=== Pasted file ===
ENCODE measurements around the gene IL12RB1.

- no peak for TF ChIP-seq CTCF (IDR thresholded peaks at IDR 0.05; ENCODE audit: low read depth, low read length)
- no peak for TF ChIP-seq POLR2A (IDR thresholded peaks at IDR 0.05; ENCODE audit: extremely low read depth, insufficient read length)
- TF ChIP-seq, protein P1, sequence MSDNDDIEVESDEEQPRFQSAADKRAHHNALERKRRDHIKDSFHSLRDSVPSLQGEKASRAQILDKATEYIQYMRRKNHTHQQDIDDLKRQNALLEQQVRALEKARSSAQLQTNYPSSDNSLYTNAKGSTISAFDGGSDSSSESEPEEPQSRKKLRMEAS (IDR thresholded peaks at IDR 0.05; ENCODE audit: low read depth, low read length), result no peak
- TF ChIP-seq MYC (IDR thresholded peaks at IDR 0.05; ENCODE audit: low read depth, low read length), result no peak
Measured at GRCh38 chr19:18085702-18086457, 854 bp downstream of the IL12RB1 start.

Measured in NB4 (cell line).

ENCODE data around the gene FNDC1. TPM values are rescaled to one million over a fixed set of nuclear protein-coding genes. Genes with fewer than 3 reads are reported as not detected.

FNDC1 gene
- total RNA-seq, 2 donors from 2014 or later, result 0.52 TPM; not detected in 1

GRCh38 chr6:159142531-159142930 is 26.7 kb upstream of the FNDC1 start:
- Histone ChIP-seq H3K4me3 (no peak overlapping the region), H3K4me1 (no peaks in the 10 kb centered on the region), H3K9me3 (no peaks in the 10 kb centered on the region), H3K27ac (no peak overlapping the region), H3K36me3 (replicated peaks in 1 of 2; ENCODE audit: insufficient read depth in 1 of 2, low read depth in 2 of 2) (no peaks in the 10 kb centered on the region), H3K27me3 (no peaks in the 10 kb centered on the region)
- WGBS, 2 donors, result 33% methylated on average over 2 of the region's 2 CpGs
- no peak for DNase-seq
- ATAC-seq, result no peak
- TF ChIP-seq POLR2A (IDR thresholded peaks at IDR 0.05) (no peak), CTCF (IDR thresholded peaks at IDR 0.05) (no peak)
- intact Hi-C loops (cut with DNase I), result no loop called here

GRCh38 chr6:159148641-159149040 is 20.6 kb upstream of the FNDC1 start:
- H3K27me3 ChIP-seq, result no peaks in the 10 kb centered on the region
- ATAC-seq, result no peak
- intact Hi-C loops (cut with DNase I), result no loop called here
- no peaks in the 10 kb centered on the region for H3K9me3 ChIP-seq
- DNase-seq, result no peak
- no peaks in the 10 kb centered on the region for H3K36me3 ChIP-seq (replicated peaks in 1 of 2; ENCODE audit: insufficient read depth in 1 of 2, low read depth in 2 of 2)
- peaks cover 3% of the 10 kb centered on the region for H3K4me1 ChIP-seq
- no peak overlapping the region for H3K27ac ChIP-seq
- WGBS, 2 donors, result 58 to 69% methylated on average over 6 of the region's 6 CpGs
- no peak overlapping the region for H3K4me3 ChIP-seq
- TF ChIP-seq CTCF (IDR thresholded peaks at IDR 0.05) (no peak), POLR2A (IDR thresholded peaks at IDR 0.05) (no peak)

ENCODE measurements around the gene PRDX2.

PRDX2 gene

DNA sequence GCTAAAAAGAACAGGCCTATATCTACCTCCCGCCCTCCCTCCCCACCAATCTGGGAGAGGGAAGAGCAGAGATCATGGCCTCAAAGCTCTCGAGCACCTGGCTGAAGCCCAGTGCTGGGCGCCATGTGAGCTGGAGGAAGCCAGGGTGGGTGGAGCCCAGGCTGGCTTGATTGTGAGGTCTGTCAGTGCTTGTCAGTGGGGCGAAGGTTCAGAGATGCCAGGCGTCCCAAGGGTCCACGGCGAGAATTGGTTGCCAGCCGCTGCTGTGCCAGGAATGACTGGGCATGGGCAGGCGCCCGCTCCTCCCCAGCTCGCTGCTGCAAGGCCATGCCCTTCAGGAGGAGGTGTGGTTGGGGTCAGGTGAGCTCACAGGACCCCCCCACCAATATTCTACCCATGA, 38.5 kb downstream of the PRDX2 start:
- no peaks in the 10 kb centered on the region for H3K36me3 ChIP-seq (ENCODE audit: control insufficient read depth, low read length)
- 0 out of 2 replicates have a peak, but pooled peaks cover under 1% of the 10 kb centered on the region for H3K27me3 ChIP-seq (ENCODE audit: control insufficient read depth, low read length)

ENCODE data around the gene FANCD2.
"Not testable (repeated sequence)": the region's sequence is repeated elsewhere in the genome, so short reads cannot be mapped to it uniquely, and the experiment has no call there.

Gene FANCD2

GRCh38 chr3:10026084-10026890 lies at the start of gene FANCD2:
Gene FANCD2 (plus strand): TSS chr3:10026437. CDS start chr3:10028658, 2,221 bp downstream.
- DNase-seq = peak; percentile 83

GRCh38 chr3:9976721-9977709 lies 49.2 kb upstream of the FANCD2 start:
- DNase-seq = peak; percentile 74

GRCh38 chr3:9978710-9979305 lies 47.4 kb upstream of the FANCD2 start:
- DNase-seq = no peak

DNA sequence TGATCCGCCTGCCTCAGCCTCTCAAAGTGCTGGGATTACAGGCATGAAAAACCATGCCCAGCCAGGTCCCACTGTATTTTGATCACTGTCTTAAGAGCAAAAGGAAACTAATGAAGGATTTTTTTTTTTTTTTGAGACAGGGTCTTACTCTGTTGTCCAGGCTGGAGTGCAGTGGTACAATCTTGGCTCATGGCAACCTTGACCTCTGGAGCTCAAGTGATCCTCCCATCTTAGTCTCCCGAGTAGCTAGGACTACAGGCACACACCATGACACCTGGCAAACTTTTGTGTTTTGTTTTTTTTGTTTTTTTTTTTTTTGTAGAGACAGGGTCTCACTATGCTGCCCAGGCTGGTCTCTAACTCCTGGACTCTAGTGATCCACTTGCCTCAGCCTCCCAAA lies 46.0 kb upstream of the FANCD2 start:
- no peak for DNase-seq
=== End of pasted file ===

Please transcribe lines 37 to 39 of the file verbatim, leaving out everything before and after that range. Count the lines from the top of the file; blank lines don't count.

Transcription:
Gene FANCD2

GRCh38 chr3:10026084-10026890 lies at the start of gene FANCD2:
Gene FANCD2 (plus strand): TSS chr3:10026437. CDS start chr3:10028658, 2,221 bp downstream.